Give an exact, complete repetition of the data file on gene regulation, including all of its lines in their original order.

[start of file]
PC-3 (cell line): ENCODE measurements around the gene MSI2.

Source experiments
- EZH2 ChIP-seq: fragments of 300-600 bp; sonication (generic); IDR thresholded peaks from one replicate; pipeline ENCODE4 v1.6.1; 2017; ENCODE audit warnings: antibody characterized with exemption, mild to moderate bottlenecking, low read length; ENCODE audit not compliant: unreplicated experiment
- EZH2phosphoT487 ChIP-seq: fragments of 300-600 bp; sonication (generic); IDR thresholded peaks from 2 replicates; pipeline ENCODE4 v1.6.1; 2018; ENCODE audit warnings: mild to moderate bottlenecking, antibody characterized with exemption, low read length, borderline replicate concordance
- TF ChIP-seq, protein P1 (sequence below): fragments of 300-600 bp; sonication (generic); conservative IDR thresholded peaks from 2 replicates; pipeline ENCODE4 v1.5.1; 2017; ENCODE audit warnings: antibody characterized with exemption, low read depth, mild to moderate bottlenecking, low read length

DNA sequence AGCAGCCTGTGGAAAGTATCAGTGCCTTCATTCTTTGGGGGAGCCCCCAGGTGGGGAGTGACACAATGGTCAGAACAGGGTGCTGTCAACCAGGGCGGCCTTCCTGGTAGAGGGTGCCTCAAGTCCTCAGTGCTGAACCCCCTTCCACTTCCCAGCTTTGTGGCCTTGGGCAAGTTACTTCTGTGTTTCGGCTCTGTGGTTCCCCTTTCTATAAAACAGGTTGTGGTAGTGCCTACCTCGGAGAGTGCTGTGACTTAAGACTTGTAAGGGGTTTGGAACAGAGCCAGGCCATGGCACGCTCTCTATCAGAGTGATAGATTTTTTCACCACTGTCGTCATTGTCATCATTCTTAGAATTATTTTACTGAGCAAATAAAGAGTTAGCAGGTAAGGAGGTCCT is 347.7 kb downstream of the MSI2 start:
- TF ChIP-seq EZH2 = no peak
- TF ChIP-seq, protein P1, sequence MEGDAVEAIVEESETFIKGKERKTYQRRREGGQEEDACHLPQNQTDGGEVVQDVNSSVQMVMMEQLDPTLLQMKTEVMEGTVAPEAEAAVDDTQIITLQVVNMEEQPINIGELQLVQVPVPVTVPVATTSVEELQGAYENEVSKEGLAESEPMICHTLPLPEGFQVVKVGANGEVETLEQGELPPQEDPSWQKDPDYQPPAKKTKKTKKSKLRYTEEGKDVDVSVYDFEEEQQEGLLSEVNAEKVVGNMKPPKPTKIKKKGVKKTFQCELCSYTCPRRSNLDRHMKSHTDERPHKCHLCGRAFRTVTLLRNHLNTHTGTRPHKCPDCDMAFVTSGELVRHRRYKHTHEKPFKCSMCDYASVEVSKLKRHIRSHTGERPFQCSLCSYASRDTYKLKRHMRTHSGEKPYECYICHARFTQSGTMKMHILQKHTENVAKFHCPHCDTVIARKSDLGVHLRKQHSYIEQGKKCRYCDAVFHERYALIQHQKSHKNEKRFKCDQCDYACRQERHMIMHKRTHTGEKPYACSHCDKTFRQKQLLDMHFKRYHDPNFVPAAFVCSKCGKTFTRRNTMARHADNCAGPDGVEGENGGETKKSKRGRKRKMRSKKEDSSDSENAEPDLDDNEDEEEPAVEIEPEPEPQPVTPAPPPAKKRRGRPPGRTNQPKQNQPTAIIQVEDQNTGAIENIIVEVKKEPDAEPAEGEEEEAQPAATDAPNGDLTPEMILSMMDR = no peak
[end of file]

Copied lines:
PC-3 (cell line): ENCODE measurements around the gene MSI2.

Source experiments
- EZH2 ChIP-seq: fragments of 300-600 bp; sonication (generic); IDR thresholded peaks from one replicate; pipeline ENCODE4 v1.6.1; 2017; ENCODE audit warnings: antibody characterized with exemption, mild to moderate bottlenecking, low read length; ENCODE audit not compliant: unreplicated experiment
- EZH2phosphoT487 ChIP-seq: fragments of 300-600 bp; sonication (generic); IDR thresholded peaks from 2 replicates; pipeline ENCODE4 v1.6.1; 2018; ENCODE audit warnings: mild to moderate bottlenecking, antibody characterized with exemption, low read length, borderline replicate concordance
- TF ChIP-seq, protein P1 (sequence below): fragments of 300-600 bp; sonication (generic); conservative IDR thresholded peaks from 2 replicates; pipeline ENCODE4 v1.5.1; 2017; ENCODE audit warnings: antibody characterized with exemption, low read depth, mild to moderate bottlenecking, low read length

DNA sequence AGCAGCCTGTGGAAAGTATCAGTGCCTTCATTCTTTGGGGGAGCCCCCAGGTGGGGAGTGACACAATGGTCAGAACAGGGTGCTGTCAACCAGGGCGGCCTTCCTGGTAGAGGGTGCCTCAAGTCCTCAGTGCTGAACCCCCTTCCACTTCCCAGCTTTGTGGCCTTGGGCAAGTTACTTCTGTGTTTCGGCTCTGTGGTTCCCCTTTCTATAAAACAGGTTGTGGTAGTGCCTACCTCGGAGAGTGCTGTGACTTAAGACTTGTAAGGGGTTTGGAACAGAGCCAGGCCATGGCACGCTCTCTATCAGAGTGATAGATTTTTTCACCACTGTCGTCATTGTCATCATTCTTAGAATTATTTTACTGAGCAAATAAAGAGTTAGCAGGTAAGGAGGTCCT is 347.7 kb downstream of the MSI2 start:
- TF ChIP-seq EZH2 = no peak
- TF ChIP-seq, protein P1, sequence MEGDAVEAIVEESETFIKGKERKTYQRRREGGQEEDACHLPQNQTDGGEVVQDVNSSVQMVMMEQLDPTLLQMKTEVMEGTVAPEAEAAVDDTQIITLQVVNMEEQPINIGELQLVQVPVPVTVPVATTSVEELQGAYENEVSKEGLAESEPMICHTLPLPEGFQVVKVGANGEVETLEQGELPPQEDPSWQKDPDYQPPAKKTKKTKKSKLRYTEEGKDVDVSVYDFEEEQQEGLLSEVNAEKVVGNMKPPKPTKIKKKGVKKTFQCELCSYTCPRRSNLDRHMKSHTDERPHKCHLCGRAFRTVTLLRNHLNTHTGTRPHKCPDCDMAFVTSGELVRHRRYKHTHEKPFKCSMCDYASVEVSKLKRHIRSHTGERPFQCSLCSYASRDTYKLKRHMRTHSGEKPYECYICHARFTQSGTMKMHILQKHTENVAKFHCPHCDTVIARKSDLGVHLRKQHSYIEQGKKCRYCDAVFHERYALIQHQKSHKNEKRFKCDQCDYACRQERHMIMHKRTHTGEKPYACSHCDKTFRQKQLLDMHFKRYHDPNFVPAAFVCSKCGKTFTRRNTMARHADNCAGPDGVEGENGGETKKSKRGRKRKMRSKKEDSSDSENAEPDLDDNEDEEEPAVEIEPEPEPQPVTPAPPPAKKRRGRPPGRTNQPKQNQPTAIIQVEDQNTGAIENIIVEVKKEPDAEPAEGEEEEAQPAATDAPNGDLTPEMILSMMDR = no peak